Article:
Oscars 2020: The moments you need to see

Elisabetta Bianchini
·9 min read
Bong Joon Ho, a la derecha, recibe el Oscar a la mejor película por "Parasite" de manos de la presentadora Jane Fonda el domingo 9 de febrero del 2020 en el Teatro Dolby en Los Angeles. (AP Foto/Chris Pizzello)
Bong Joon Ho, a la derecha, recibe el Oscar a la mejor película por "Parasite" de manos de la presentadora Jane Fonda el domingo 9 de febrero del 2020 en el Teatro Dolby en Los Angeles. (AP Foto/Chris Pizzello)

In the lead up to the Oscars, critics and film fans were torn between the “safe” choice 1917 and the Korean film Parasite. Bong Joon Ho’s film ended up winning the biggest award of the night and became the first foreign language film to take home the top prize as the best picture of the year.

The film’s win was also supported by the Oscars audience on Sunday. When the light went off on the group during their acceptance speech, due to time contrasts, the crowd chanted “up” until the light and the microphone were back on so they could finish sharing their thoughts.

When the Oscar nominations were announced earlier this year, the Academy quickly received widespread criticism for a lack of diversity in its nominees.

For this year’s Academy Awards, there aren’t any female nominees in the Directing category, sparking outrage that Little Women director Greta Gerwig was not included. Many also criticized that major categories are dominated by white, male nominees.

The 92nd Oscars ceremony was not off to an ideal start, with Mother Nature dropping a ton of rain that soaked the area outside the Dolby Theatre, causing leaks on the red carpet.

But the show must go on as we found out who went home with a coveted Oscar. See the latest winners, and highlights here:

‘Parasite’ comes out on top

In the historic Academy Awards moment, Parasite took home the biggest award of the night, the first foreign-language film to ever receive the prestigious award.

The other filmmakers, executives and actors in the audience couldn’t get enough of the film and its creators, chanting to raise the lights after the group exceeded their time limit in the acceptance speech.

“We never imagined this to ever happen, we are so happy. I feel like a very opportune moment in history is happening right now,” producer Kwak Sin-ae said in the acceptance speech. “I express my deepest gratitude and respect for all the members of the Academy for making this decision.”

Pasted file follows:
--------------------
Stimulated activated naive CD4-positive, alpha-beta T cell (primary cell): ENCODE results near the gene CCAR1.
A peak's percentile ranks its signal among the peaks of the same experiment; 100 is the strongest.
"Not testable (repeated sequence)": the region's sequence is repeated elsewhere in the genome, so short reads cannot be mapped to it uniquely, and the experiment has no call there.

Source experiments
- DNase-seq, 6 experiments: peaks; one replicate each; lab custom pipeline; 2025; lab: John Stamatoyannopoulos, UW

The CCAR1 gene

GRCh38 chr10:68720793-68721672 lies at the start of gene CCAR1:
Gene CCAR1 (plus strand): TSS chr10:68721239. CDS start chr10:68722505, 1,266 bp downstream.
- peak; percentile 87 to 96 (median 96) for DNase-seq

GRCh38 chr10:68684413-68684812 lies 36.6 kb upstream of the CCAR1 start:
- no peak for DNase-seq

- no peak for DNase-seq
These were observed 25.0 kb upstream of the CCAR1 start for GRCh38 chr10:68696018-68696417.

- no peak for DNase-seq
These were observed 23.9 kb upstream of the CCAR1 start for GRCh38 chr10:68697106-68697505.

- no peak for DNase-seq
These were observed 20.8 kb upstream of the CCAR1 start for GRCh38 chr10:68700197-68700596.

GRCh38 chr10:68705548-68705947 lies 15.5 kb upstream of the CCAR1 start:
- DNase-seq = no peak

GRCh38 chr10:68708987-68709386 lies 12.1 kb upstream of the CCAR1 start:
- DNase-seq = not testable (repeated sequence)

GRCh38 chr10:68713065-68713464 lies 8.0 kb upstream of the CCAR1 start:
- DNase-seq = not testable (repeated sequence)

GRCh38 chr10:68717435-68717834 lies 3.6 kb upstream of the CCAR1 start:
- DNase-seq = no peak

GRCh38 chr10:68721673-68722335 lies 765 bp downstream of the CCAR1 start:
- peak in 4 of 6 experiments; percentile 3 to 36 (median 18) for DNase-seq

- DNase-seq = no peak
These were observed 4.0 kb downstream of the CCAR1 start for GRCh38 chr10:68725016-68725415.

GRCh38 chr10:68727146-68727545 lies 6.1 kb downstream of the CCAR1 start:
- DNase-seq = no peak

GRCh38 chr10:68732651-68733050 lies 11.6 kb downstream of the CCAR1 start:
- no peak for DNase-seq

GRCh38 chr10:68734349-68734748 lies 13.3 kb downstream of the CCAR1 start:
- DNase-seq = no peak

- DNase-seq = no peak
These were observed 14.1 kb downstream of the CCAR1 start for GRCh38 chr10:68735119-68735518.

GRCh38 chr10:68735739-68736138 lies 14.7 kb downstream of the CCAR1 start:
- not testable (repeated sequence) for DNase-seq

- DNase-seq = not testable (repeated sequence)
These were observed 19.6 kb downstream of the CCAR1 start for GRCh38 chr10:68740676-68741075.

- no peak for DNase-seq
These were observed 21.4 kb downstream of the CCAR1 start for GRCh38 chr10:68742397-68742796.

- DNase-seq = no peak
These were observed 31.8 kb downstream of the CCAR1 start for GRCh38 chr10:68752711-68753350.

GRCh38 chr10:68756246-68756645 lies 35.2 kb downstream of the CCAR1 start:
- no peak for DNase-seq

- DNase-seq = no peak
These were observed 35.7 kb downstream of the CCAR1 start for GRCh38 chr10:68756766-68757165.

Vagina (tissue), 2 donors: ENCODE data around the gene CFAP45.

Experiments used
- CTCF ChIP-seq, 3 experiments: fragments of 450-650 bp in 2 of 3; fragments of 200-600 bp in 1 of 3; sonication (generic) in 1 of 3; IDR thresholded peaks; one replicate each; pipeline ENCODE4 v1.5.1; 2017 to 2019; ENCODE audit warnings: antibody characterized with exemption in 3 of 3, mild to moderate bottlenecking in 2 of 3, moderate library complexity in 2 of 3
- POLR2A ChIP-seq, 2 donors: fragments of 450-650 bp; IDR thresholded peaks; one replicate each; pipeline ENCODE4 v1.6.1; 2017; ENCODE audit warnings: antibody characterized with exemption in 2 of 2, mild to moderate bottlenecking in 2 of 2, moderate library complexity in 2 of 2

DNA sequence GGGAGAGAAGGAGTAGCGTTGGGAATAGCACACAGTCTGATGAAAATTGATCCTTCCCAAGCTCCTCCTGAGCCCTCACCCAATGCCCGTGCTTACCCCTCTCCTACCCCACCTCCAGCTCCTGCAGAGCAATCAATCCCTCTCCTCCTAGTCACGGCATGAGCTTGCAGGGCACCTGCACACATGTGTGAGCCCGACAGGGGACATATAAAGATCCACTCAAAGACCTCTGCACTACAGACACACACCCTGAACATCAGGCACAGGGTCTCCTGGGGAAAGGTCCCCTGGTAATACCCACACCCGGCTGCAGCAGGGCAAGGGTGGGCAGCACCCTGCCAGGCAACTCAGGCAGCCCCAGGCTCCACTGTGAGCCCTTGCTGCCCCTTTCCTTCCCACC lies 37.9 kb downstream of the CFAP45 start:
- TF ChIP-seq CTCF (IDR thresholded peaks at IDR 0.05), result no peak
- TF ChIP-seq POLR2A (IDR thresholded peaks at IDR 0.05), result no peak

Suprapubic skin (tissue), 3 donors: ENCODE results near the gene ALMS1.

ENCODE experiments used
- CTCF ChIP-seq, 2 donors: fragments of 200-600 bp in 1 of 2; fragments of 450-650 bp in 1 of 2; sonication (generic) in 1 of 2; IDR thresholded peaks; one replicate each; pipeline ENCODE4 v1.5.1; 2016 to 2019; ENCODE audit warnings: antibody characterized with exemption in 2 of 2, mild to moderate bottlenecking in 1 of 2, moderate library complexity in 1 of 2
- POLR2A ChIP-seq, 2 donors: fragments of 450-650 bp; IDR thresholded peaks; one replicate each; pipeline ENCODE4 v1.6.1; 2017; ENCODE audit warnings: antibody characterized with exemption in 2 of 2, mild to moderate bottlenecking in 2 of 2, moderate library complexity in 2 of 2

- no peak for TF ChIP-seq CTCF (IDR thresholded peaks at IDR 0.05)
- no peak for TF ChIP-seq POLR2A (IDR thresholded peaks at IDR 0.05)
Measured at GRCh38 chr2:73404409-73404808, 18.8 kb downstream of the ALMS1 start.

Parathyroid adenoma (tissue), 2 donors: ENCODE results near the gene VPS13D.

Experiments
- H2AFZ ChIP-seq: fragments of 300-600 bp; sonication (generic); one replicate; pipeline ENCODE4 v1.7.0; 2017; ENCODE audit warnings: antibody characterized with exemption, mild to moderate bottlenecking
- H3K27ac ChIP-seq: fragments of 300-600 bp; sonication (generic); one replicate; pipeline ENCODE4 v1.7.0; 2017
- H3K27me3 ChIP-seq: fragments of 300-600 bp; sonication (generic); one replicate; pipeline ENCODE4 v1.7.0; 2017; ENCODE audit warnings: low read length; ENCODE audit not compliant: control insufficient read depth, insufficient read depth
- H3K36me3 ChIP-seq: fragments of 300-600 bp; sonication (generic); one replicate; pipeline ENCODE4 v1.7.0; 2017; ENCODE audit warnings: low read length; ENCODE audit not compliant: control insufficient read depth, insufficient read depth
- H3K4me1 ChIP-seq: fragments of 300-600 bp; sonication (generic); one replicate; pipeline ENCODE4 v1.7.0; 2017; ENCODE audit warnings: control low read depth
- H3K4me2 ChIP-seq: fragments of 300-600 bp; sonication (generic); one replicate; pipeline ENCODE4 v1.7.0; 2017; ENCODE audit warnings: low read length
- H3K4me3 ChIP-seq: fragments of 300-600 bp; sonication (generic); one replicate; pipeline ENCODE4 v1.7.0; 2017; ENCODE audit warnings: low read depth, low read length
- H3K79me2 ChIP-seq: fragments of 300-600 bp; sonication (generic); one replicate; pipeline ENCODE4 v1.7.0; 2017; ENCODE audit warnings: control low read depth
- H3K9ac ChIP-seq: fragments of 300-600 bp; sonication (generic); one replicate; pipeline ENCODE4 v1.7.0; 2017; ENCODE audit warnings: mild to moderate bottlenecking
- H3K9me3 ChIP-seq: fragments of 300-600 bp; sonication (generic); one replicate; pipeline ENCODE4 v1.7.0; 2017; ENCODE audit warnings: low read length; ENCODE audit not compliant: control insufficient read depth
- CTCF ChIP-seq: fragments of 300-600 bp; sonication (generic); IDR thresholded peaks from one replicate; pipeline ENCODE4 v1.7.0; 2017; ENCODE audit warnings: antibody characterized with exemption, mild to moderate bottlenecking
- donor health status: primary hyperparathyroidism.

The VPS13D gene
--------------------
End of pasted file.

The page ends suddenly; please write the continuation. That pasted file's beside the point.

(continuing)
The film received a total of four awards Sunday night but the director stayed humble, actually apologizing to the award engravers back stage for having “too many” Oscars.

Renee Zellweger’s ‘Judy’ beats the competition

Renee Zellweger’s performance in the biopic of the late Judy Garland received a ton of praise in this year’s awards season - and the Oscars were no different.

“I am certain that this moment is an extension of the celebration of her legacy that began on set and is also representative of the fact that her legacy of unique exceptionalism and inclusivity,” she said in her acceptance speech.

Joaquin Phoenix remembers his brother River

Joaquin Phoenix was the favourite to win the Oscar for lead actor for his starring role in Joker.

In his emotional acceptance speech, the first-time Oscar winner made a passionate call for change in the world, highlighting his activism for animal rights, in particular.

He went on to recount a song lyric from his brother, the late River.

“Run to the rescue with love and peace will follow,” Phoenix said, quoting his brother.

‘Parasite’ director wins top prize

Bong Joon Ho beat out heavy-hitters Martin Scorsese, Sam Mendes, Quentin Tarantino and Todd Phillips to be named best director at the 92nd Academy Awards.

The Parasite director made a point to call out Scorsese, who he says was a significant inspiration for him as a filmmaker. The Irishman director stood up to applaud the new Oscar winner.

“When people in the U.S. were not familiar with my films, Quentin always put my films on his list. He's here, thank you so much. Quentin, I love you,” Joon Ho went on to say.

“If the Academy allows, I would like to get a Texas chainsaw, split the award into five and share it with all of you. Thank you. I will drink until next morning, thank you."

‘All women are superheroes’

The importance of women in Hollywood continued to be a topic of discussion at the Oscars, with Brie Larson, Gal Gadot and Sigourney Weaver coming together to present the award for best original score.